Franklin Pierce Adams

(15 November 1881 – 23 March 1960 / Chicago, Illinois)

The Ballad Of The Murdered Merchant - Poem by Franklin Pierce Adams

All stark and cold the merchant lay,
All cold and stark lay he.
And who hath killed the fair merchant?
Now tell the truth to me.

Oh, I have killed this fair merchant
Will never again draw breath;
Oh, I have made this fair merchant
To come unto his death.

Oh, why hast thou killed this fair merchant
Whose corpse I now behold?
And why hast caused this man to lie
In death all stark and cold?

Oh, I have killed this fair merchant
Whose kith and kin make moan,
For that he hath stolen my precious time
When he useth the telephone.

The telephone bell rang full and clear;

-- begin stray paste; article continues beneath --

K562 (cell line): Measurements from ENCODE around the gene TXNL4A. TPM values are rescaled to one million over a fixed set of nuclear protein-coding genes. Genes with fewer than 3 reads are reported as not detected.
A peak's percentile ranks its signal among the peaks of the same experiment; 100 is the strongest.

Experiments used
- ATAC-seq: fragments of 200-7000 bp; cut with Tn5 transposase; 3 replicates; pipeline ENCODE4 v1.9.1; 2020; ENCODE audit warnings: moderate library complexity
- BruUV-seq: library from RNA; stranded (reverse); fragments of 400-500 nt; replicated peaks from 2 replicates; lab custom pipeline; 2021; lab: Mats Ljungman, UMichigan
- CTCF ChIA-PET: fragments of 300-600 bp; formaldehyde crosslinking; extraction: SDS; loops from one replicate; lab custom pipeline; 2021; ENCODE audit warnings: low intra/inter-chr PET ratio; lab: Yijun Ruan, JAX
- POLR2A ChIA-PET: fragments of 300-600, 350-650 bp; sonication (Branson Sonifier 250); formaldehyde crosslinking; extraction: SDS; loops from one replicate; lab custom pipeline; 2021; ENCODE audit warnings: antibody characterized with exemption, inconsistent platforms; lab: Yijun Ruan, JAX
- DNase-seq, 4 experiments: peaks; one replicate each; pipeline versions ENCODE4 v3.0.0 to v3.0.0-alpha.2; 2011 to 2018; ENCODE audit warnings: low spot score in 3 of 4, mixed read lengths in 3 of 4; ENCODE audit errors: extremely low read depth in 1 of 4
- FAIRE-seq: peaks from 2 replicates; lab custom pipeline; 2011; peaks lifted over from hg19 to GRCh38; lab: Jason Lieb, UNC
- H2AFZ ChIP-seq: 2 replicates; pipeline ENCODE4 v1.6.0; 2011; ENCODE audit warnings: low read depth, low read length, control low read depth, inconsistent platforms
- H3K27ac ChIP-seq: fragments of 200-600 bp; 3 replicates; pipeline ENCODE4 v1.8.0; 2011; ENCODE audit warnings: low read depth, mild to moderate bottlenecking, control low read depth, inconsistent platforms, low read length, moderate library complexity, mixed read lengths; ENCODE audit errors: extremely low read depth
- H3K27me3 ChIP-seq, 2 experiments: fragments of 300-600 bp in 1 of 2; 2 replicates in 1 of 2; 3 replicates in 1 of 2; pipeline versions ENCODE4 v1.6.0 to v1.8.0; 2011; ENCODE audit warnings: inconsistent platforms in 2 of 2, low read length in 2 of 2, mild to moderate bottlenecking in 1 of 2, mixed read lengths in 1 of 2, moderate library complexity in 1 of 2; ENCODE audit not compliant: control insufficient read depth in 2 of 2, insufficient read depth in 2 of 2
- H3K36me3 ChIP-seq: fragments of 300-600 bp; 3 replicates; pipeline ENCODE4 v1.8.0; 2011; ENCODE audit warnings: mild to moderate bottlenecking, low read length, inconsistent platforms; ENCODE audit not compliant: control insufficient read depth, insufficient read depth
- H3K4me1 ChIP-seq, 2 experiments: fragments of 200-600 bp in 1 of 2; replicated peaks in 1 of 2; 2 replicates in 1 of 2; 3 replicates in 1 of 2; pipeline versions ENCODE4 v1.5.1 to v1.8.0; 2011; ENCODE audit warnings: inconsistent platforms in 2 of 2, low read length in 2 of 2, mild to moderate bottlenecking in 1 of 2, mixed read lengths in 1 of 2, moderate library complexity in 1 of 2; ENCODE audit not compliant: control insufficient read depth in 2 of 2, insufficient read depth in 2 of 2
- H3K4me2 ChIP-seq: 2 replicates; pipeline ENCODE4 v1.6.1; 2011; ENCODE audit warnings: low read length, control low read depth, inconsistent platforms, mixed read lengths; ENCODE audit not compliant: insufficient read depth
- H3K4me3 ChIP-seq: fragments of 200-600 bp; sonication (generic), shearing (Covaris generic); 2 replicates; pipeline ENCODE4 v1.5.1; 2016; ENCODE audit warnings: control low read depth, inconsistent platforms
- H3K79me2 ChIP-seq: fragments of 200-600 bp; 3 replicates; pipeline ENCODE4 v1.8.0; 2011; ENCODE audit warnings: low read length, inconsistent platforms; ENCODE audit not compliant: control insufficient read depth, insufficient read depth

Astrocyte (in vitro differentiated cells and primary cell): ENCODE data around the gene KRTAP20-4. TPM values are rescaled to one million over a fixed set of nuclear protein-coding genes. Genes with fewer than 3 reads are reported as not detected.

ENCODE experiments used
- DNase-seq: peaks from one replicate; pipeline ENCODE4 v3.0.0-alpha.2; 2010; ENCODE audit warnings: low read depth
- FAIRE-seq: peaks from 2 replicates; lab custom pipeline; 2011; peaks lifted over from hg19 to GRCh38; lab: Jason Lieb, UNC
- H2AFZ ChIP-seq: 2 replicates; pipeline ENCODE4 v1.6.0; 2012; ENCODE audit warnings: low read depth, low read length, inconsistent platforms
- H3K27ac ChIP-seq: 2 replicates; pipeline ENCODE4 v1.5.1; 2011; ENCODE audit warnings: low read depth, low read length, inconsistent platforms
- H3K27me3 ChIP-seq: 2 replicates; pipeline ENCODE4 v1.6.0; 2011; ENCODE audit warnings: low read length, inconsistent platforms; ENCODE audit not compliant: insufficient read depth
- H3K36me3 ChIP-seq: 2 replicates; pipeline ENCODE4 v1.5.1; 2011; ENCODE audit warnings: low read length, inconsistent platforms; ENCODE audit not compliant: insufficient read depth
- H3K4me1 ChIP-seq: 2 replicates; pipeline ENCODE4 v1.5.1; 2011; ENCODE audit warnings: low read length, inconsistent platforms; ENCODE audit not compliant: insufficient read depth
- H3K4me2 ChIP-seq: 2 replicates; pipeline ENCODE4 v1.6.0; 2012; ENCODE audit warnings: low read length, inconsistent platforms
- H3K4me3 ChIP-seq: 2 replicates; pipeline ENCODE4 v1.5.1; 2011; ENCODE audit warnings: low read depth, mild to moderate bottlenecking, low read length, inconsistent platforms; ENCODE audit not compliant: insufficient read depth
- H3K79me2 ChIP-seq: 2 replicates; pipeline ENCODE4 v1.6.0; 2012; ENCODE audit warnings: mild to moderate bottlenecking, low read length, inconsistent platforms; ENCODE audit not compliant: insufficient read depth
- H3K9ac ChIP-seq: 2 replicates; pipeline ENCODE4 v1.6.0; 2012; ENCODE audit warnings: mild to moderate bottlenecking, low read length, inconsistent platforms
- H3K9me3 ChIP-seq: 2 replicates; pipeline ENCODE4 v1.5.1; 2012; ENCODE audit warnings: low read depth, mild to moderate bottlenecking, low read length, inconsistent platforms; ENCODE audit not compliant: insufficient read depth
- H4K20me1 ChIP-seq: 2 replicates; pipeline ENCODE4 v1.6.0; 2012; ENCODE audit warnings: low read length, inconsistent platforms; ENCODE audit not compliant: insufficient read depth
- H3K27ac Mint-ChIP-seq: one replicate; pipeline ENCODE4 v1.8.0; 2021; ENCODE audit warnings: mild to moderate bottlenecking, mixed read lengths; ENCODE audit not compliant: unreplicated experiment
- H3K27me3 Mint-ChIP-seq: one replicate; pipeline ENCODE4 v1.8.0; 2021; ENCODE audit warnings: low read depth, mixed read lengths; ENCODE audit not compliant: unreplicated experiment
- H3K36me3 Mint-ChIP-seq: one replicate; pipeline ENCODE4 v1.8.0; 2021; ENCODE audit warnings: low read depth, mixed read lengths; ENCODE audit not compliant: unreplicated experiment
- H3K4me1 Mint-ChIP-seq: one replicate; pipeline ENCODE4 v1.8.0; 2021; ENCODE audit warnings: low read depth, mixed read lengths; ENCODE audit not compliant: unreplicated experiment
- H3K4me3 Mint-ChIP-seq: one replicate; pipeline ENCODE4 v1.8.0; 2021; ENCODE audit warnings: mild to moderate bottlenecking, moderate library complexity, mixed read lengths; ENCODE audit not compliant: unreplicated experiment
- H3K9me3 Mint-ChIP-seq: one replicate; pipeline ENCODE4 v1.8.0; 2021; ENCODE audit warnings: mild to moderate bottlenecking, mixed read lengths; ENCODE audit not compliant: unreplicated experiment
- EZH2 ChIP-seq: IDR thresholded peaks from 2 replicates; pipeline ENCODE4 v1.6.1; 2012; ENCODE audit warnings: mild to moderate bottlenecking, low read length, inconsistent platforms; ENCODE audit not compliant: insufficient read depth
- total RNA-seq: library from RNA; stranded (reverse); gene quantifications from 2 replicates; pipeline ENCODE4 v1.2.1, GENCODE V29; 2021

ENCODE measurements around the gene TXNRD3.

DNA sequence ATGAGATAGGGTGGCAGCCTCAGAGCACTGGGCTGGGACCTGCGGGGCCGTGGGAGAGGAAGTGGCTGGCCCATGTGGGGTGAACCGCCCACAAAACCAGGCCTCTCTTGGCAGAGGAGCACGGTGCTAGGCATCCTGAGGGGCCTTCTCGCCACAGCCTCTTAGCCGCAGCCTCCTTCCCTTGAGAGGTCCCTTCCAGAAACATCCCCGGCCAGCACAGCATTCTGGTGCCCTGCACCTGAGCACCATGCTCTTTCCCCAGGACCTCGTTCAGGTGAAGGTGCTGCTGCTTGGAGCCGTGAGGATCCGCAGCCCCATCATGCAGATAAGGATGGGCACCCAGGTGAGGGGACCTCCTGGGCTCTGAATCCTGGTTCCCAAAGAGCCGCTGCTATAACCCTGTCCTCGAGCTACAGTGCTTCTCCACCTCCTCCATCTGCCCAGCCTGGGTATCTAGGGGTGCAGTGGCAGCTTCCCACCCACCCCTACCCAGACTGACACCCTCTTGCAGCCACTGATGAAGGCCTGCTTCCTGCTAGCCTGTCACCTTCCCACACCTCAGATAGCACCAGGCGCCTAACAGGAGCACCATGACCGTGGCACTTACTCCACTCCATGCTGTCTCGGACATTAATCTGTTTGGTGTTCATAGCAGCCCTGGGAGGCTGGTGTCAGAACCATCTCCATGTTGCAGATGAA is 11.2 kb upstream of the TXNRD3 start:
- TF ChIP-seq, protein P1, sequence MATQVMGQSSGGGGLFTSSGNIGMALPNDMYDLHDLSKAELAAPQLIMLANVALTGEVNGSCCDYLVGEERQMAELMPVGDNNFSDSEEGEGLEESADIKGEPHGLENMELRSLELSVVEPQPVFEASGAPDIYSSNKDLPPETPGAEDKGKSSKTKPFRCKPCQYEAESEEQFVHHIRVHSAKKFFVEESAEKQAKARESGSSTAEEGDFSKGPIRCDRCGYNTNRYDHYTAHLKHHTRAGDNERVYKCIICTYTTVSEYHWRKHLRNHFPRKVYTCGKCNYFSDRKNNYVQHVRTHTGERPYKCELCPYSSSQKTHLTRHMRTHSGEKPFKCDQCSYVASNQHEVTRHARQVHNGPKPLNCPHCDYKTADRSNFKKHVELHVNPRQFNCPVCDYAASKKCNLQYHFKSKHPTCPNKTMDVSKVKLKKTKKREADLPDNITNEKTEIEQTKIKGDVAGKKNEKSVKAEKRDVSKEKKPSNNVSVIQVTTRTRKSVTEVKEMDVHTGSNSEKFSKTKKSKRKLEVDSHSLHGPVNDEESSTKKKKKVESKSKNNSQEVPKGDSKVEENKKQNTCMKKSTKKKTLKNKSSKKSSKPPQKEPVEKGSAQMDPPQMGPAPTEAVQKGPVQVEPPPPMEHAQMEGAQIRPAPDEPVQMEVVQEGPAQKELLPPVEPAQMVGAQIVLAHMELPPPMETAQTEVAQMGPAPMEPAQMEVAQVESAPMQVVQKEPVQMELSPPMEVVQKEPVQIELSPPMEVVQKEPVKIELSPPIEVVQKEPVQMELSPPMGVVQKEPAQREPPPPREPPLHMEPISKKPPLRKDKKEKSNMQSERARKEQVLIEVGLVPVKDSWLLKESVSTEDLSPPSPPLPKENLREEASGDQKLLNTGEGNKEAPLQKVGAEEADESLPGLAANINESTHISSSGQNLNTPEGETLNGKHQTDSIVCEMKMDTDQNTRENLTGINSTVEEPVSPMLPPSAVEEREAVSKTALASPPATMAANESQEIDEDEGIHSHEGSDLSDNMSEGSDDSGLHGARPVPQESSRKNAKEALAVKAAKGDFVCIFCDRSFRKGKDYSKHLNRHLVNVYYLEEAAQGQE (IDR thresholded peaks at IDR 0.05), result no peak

The receiver did I seize.
"Hello!" quoth I, and quoth a girl,
"Hello! . . . One moment, please."

I waited moments ane and twa,
And moments three and four,
And then I sought the fair merchant
And spilled his selfish gore.

That business man who scorneth to waste
His moments sae rich and fine
In calling a man to the telephone
Shall never again waste mine!

And every time a henchwoman
Shall cause me a moment's loss,
I'll forthwith fare to that office
And stab to death her boss.

Rise up! Rise up! thou blesséd knight!
And off thy bended knees!
Go forth and slay all folk who make
Us wait "One moment, please."


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Read poems about / on: loss, death, girl, truth, ballad, time, murder, rose



Poem Submitted: Friday, January 3, 2003



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